Giovanni DiMaggio, a senior in Boston University’s College of Arts and Sciences, won a $500 seed grant from [email protected] last semester when he created the Food for Every Terrier app in his Cross-College Challenge Class for Zero Waste. The app would allow leftover food from the George Sherman Union to be sold at a discounted price at the end of each day.
However, DiMaggio wrote in an email Oct. 6 he has been met with resistance and disinterest from University officials, specifically from BU Dining Services.
He noted that he and his team asked the University to provide data regarding their composting system but have been repeatedly denied.
“The data exists, as we have asked about it for months, but we were not allowed to view it,” DiMaggio wrote.
He wrote his team previously met with representatives from BU Sustainability and BU Dining only to be met with “hostility,” but added he does not blame some of the employees he spoke with who seemed to have their hands “tied.”
“BU dining and sustainability system is not keen to accept student’s opinions when it doesn’t fall in line with what’s easiest and most profitable for them,” DiMaggio noted.
He added that if the University were to support the project, it would make an enormous difference for students on a budget.
“Saving that amount of food for BU to resell at a discounted rate could save hundreds of dollars a year for students who need it most,” DiMaggio wrote.
Sarah Kaul, a senior in CAS, who worked on FfET alongside DiMaggio said they were given an Excel sheet by a GSU Panda Express employee that showed the amount of food waste produced per day ranged from 23 to 50 pounds.
“In a food court setting like we have at the GSU, specifically Panda Express, their pre-consumer food waste is largely going to include things such as unsold meals because they make such big portions of things and they just scoop it out,” Kaul said.
Kaul said she believes one reason BU Dining has hesitated to release data on their composting system is because the level of wastage is higher than they want to admit.
“When we presented it to them initially they were saying, ‘oh no, we’ve dealt with that, it’s up to our standards,’ but they’re kind of vague on what those standards are for the pre-consumer food waste,” Kaul said.
BU Dining wrote in an email that campus dining halls produce approximately 800 pounds of pre-consumer food waste daily, about 75% of which is “trim waste,” or scraps such as avocado pits, melon rinds and protein fat.
“Depending on the location, food waste is either composted or anaerobically digested,” the email stated. “When possible, we also recover surplus food for donation.”
DiMaggio noted BU’s current method of composting food — which involves transportation and fuel and energy to complete the process — is less environmentally friendly.
“It is generally agreed upon by environmental scientists that if food could be diverted from compost and straight into people’s mouths, it saves energy,” he wrote.
Dining Services added that implementing an additional app to order food besides GrubHub would be “complex and confusing.”
“We are instead focusing on ways we can minimize and prevent overproduction waste, whether it be cooking to order or in smaller batches or repurposing ingredients,” they wrote.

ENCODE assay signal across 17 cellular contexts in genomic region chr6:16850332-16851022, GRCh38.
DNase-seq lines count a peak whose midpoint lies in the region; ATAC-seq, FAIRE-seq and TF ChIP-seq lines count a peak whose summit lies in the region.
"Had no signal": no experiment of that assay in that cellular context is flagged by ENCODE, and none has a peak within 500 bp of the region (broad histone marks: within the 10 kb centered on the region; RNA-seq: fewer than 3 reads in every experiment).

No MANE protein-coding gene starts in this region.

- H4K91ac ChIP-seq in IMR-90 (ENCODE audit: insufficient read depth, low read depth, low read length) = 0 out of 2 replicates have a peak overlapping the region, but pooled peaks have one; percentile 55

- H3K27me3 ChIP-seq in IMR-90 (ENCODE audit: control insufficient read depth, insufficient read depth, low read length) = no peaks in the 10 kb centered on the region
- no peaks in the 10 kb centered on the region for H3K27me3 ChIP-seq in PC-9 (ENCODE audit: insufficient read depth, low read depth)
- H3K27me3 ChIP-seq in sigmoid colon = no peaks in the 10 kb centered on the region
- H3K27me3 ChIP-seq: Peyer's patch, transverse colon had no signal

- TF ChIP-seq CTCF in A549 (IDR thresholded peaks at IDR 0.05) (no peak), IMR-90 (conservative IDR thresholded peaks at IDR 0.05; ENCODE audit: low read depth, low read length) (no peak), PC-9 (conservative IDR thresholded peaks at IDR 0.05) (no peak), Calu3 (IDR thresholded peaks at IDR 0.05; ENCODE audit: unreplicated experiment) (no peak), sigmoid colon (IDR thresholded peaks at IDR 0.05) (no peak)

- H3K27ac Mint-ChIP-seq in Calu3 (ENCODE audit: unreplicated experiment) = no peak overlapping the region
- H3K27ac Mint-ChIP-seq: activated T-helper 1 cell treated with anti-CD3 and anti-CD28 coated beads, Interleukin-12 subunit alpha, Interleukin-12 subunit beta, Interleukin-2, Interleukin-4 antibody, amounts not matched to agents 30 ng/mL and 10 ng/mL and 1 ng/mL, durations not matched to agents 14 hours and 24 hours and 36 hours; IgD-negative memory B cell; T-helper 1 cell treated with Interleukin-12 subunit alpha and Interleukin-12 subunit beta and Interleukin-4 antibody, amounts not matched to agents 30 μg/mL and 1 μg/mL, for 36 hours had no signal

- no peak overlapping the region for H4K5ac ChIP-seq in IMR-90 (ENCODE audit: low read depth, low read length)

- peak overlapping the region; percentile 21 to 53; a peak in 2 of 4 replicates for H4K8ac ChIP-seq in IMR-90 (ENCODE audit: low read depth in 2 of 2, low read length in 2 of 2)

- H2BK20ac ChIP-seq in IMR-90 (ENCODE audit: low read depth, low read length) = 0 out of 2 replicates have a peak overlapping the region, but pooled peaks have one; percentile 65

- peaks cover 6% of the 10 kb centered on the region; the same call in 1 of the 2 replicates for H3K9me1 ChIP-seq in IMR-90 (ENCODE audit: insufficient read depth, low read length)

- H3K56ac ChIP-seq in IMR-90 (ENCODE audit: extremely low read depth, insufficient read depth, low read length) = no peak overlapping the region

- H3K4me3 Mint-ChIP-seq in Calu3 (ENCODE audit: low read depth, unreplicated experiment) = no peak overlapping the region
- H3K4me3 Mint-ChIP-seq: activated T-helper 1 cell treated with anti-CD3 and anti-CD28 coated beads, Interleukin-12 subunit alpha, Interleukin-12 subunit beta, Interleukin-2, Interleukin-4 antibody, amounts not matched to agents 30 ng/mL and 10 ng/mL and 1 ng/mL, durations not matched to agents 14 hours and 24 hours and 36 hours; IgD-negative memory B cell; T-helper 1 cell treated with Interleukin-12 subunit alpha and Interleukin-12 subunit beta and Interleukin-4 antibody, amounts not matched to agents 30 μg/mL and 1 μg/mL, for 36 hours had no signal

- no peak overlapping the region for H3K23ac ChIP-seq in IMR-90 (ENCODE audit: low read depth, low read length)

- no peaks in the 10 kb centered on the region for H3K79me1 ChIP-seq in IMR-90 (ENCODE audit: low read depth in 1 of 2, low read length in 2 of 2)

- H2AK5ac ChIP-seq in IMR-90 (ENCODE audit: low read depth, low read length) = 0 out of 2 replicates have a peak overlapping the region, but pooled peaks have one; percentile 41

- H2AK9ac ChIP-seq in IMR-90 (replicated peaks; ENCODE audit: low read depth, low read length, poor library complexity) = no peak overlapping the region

BU Dining added it uses a program called Leanpath to track and try to reduce food waste. According to BU Dining’s Sustainability Progress webpage, Leanpath is helping the University reach its goal of reducing overall food waste by 50% by 2023.
The email stated Leanpath has reduced average pre-consumer waste in the dining halls by approximately 30% per meal already.
CAS senior Jeanette Frazer said the University should donate leftover food after a certain time each night to local shelters.
“We’re also in a huge city where food insecurity is a huge problem and it seems counterproductive to mass produce a lot of food and then get rid of a lot of it when there’s so many people who literally can’t get a meal every day,” Frazer said. “It feels like a very easy solution.”
Dining Services said the University works with several donation programs including Food For Free, Rosie’s Place and the Student Food Rescue Program to donate excess food.
May Aon, a sophomore in the College of Engineering, is originally from Egypt and said food waste is a problem in the United States because people become desensitized to how much they are wasting.
“Hunger is an issue, but here [in the United States] specifically, [people] really don’t take into account the amount of food they waste,” Aon said.
Aon said students making an effort not to serve themselves too much food would cause significant change.
“You can always have a little bit and then go back and get more instead of having a lot and then wasting it,” Aon noted.
DiMaggio said the University should find ways to reduce food waste on campus without placing the responsibility of change on students.
“The current system places a lot of individual responsibility on the students to be as mindful as possible, which is important,” DiMaggio wrote. “However, it does not do enough to address that BU as a whole is the main polluter, not its students.”
He added his team has redirected his efforts to increasing the transparency of data regarding BU’s daily food waste and ensuring the app idea is carried on after he graduates.
“I will keep pushing this idea on and am now hoping that some fellow students from the new classes are willing to keep pushing FfET after I graduate in June 2022,” DiMaggio wrote.